COVID-19 vaccines now available for anyone 16 or older

Students, faculty begin to get immunized in order to combat the ongoing pandemic

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Due to vaccinations not being a requirement, students have the option of either taking it or opting out. The vaccinations available consist of Pfizer, Moderna, Novavax, and more. “I’m going to be taking the vaccine sometime next week and I can’t wait to get it,” sophomore Hai Tong said. “After getting vaccinated I will feel more safe and confident in publicplaces.”Photo Credit: NIAID

Farhad Yazdani

With about 60% of students 16 and older in CCSD needing COVID-19 vaccinations – the wait is finally over: students who are 16 or older can now receive a COVID-19 vaccine. 

 

“I’m thrilled to be able to get my vaccine soon,” sophomore Hai Tong said. “I have been very nervous about going out since the pandemic started but with the vaccine ill have a blanket of protection.”

 

Students are able to schedule an appointment online and sign up at a specific location near them. The possible vaccination options include Pfizer, Moderna, Novavax, and AstraZeneca. Those interested can get the vaccine from pharmacies, such as Wallgreens and CVS, as well as through the Southern Nevada Health District.

 

“I’m going to be getting a vaccine because I feel like it will help me more than it will hurt me,” sophomore Brandon Windon said. “The side effects don’t matter that much because at the end of the day I’m just hoping for herd immunity.”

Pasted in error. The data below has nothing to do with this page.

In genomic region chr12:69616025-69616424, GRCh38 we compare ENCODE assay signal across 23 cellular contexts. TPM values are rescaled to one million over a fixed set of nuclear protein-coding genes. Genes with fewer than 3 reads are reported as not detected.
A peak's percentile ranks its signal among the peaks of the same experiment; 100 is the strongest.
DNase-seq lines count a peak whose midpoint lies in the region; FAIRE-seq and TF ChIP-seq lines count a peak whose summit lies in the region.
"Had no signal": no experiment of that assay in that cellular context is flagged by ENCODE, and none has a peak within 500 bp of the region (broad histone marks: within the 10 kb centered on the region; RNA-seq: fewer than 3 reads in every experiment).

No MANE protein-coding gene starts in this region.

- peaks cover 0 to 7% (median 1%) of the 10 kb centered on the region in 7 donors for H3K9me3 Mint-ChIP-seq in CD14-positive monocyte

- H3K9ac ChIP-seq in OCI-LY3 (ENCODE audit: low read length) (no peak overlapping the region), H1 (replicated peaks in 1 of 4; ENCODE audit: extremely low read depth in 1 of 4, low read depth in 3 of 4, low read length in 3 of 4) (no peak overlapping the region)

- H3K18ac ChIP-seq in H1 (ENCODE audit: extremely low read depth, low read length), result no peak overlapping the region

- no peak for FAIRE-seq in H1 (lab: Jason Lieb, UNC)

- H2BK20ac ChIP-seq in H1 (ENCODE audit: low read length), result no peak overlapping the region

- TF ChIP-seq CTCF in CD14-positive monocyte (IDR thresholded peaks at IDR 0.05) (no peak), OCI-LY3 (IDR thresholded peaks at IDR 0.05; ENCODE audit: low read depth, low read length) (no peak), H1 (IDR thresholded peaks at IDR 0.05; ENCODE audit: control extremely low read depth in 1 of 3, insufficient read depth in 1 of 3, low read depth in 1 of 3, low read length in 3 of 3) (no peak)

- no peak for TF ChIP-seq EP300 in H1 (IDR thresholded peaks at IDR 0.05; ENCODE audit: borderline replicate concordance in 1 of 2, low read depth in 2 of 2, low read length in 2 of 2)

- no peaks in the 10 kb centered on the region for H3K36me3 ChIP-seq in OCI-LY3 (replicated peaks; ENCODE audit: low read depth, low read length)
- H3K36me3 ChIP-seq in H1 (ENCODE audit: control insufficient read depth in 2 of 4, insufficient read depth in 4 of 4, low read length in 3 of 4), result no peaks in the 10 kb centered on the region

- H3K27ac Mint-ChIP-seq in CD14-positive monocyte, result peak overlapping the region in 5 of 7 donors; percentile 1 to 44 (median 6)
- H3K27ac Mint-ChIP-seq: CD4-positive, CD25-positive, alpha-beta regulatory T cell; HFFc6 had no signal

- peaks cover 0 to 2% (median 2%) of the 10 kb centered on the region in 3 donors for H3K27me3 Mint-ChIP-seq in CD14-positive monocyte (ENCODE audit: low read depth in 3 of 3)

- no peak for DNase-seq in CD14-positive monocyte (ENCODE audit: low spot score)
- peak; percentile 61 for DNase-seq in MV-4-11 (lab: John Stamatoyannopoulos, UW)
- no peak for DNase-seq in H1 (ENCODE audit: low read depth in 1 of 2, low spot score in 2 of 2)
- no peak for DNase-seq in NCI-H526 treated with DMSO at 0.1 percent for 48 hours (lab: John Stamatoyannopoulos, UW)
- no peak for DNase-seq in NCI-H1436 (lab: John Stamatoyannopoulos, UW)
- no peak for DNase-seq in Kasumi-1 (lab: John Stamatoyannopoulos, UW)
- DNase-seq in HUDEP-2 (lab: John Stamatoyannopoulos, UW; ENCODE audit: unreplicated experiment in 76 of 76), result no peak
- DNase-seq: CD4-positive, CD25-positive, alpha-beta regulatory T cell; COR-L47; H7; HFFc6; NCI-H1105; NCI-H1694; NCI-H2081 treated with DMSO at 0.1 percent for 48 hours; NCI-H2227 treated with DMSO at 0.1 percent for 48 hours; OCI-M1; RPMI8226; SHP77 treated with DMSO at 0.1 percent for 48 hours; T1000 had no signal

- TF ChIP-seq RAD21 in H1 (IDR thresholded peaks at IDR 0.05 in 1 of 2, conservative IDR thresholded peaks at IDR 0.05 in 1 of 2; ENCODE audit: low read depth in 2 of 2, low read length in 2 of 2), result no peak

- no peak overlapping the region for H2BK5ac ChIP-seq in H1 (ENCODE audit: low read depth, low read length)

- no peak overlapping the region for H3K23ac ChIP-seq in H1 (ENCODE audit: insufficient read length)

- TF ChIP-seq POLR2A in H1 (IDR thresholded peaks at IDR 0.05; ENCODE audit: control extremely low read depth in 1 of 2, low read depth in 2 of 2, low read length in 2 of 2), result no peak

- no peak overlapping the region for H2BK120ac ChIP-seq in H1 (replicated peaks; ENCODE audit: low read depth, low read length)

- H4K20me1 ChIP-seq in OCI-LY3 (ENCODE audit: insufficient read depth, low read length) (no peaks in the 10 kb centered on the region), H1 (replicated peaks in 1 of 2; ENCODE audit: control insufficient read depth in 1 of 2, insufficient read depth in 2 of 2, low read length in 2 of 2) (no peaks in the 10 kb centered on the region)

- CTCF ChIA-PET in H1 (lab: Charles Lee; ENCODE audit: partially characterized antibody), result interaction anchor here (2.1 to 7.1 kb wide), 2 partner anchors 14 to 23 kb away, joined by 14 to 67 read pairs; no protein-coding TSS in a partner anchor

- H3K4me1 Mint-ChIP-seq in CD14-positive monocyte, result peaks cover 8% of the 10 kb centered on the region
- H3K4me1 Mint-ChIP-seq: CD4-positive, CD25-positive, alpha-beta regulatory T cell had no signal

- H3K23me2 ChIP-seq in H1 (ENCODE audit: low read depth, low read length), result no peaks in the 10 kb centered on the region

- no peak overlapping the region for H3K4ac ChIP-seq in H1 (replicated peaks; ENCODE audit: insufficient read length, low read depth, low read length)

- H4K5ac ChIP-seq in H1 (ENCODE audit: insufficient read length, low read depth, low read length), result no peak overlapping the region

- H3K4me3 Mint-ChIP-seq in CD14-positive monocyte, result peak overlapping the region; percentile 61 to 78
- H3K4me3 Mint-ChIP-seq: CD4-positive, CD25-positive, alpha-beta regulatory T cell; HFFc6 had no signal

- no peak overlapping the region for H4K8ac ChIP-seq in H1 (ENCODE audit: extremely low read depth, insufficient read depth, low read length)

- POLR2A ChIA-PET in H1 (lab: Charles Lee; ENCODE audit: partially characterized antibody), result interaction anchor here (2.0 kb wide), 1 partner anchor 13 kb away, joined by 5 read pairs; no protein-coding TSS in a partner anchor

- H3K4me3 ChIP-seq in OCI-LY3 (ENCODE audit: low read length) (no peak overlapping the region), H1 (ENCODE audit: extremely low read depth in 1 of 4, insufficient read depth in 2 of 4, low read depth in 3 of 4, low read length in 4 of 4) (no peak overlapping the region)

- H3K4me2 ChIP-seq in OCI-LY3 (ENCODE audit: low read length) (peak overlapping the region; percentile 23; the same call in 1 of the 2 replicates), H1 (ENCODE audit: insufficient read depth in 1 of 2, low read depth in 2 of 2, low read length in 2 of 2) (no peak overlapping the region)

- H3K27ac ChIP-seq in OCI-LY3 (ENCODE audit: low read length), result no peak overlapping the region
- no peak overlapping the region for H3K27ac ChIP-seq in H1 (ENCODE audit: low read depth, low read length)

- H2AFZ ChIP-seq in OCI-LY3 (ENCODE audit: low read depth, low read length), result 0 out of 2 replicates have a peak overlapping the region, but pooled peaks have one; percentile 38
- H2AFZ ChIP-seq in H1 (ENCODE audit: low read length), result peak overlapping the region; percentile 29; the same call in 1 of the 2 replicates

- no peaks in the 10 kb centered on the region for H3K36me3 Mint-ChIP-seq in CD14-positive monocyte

However, some students are hesitant about vaccinating, due to lingering uncertainty about unknown hazards and possible allergic reactions. 

 

“I’m not completely sure on whether or not I’ll take the vaccine,” sophomore Aiden Duval said. “I’ll most likely wait a few months to see if there are any side effects that are concerning and dangerous.”

 

With COVID-19 immunizations not being a requirement to attend a school in CCSD, students can choose to opt out and still return for their assigned cohort. 

 

“I feel like I don’t need to take the vaccine as of right now,” sophomore Gavin Ariota said. “I’m not aware of the long-term side effects it could have and considering people my age aren’t very affected by COVID-19, I don’t think I should take it right now.”